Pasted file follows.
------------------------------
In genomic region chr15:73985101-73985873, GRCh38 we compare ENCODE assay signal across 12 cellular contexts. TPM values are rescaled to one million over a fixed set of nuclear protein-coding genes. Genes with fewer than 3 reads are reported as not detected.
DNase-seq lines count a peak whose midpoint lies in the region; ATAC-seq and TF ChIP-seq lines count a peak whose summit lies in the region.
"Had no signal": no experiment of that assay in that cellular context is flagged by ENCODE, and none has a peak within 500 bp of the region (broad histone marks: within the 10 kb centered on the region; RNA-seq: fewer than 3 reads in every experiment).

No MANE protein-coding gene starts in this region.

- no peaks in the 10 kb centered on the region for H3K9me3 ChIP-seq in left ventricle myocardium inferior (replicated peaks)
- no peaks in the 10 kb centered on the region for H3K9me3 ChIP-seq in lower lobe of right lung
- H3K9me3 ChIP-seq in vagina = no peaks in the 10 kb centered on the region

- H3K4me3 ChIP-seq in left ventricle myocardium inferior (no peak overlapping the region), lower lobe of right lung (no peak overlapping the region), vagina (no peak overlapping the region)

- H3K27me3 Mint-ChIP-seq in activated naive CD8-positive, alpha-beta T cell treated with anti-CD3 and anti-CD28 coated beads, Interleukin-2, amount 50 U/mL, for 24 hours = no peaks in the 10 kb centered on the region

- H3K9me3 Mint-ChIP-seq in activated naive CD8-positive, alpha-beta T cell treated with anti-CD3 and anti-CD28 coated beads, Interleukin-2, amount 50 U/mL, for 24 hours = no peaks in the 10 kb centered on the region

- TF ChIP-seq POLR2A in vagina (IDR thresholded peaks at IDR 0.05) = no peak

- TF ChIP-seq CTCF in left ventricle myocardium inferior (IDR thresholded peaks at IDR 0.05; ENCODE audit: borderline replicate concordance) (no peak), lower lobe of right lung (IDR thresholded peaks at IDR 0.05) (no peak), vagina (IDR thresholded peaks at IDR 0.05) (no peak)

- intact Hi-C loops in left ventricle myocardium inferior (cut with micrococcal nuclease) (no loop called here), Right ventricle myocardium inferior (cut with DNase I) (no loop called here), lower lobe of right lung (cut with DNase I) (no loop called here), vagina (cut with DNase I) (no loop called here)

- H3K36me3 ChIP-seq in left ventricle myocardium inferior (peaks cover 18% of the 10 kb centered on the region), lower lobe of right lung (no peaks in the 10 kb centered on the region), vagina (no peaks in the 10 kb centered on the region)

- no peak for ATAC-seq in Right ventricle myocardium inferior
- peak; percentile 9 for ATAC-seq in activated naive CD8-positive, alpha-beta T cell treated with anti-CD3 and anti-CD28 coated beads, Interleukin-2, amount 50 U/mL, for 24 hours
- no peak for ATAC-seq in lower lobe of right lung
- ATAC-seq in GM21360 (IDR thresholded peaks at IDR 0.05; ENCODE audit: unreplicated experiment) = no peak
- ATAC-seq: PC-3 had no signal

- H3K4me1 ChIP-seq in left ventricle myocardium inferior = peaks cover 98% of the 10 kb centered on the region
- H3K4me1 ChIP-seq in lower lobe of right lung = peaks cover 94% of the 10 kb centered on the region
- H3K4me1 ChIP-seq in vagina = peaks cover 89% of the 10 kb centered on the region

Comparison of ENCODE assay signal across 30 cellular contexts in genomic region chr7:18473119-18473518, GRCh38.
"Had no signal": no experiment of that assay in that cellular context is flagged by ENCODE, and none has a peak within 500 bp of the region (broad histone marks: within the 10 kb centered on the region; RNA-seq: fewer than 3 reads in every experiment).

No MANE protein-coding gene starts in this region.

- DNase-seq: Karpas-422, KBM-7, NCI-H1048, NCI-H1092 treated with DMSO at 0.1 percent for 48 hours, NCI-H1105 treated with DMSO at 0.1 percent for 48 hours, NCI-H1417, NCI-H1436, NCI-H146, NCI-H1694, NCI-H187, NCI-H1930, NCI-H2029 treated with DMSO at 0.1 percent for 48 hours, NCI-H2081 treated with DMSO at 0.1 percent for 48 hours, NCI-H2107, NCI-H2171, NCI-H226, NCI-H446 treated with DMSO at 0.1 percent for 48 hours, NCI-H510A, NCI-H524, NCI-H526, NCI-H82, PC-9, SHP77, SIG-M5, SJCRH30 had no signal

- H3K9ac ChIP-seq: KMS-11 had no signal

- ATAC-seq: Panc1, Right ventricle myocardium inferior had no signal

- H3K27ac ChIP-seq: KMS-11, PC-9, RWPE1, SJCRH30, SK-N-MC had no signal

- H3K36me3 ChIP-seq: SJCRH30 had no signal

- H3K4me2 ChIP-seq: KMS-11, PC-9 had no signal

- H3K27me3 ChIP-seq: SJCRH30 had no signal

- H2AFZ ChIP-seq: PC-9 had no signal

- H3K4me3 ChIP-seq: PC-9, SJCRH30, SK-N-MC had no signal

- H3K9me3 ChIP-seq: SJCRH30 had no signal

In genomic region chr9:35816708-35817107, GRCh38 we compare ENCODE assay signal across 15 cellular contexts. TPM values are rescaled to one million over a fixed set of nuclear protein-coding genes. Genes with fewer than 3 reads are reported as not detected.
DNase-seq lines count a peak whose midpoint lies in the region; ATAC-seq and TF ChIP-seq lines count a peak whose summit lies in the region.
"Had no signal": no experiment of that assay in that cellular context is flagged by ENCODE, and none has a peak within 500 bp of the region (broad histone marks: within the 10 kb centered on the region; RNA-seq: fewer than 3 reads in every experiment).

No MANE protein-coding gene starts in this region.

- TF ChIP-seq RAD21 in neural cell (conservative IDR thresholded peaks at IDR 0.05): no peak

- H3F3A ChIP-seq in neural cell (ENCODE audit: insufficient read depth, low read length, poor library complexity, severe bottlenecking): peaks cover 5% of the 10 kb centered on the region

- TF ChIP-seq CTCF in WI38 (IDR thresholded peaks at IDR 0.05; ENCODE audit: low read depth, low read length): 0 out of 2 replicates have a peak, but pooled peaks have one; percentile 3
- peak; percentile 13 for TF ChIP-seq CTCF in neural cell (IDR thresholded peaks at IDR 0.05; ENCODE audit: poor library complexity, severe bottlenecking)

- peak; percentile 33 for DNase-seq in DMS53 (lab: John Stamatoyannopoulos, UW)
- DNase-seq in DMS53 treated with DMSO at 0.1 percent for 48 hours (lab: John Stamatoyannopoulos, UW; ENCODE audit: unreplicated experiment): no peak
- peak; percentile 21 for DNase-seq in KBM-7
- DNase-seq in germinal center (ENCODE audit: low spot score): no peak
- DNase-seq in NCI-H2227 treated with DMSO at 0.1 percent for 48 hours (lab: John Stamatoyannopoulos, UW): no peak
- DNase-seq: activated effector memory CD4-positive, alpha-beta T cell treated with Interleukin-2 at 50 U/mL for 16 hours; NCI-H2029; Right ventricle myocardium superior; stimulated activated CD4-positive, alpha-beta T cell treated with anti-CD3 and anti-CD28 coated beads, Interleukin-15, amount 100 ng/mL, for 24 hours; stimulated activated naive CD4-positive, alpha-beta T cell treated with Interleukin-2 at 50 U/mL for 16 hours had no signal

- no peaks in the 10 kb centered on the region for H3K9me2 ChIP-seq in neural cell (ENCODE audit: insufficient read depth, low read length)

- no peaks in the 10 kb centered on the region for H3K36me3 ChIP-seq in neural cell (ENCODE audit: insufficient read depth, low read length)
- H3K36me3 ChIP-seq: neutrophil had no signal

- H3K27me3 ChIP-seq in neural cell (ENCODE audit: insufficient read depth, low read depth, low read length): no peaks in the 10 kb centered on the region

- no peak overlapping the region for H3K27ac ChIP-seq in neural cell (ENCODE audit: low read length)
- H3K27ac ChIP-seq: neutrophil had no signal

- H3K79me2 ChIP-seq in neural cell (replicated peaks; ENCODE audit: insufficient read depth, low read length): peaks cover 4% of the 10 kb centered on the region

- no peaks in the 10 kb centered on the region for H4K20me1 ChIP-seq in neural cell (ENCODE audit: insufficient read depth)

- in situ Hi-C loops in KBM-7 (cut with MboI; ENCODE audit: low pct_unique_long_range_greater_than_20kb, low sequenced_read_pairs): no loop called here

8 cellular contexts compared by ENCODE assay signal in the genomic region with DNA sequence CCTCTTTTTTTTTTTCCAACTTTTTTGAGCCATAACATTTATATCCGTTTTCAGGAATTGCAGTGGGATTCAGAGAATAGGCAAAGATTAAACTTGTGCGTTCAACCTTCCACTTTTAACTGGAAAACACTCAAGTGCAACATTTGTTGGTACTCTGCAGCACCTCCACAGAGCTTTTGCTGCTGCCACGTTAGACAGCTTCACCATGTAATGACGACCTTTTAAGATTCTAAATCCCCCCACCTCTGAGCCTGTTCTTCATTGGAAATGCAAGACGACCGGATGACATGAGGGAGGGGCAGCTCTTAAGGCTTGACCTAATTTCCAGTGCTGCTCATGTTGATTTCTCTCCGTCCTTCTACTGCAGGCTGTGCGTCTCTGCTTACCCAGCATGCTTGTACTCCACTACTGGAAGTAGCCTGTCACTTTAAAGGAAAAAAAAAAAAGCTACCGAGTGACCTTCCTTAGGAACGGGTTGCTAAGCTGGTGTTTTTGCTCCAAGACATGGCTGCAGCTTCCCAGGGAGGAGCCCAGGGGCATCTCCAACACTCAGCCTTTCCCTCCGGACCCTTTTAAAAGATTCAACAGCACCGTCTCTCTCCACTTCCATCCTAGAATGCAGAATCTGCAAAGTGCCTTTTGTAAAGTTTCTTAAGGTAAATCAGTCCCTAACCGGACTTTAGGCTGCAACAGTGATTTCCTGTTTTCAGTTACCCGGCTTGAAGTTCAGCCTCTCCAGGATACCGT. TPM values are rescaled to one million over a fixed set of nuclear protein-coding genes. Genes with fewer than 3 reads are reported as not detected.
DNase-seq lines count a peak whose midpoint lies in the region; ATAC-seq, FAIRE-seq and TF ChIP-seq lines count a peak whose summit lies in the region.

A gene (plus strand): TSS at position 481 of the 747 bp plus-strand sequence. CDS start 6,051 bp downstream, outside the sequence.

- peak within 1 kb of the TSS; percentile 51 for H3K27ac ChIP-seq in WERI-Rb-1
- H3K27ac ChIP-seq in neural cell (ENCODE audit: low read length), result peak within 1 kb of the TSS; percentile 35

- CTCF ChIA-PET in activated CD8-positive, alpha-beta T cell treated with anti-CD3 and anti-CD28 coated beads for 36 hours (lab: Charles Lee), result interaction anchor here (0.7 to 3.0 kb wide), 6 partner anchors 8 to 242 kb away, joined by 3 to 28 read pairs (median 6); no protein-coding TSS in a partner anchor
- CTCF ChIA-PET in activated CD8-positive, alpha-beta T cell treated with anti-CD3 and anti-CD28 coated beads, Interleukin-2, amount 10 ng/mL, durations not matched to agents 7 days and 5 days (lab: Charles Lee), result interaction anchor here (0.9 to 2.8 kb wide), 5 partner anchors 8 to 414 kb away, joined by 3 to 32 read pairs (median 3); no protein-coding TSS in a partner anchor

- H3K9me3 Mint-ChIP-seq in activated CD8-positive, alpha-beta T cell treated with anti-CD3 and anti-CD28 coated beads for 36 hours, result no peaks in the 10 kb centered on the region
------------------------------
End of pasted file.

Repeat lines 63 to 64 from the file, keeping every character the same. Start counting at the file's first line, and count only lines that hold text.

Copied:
- H3K27ac ChIP-seq in neural cell (ENCODE audit: low read length), result peak within 1 kb of the TSS; percentile 35

- CTCF ChIA-PET in activated CD8-positive, alpha-beta T cell treated with anti-CD3 and anti-CD28 coated beads for 36 hours (lab: Charles Lee), result interaction anchor here (0.7 to 3.0 kb wide), 6 partner anchors 8 to 242 kb away, joined by 3 to 28 read pairs (median 6); no protein-coding TSS in a partner anchor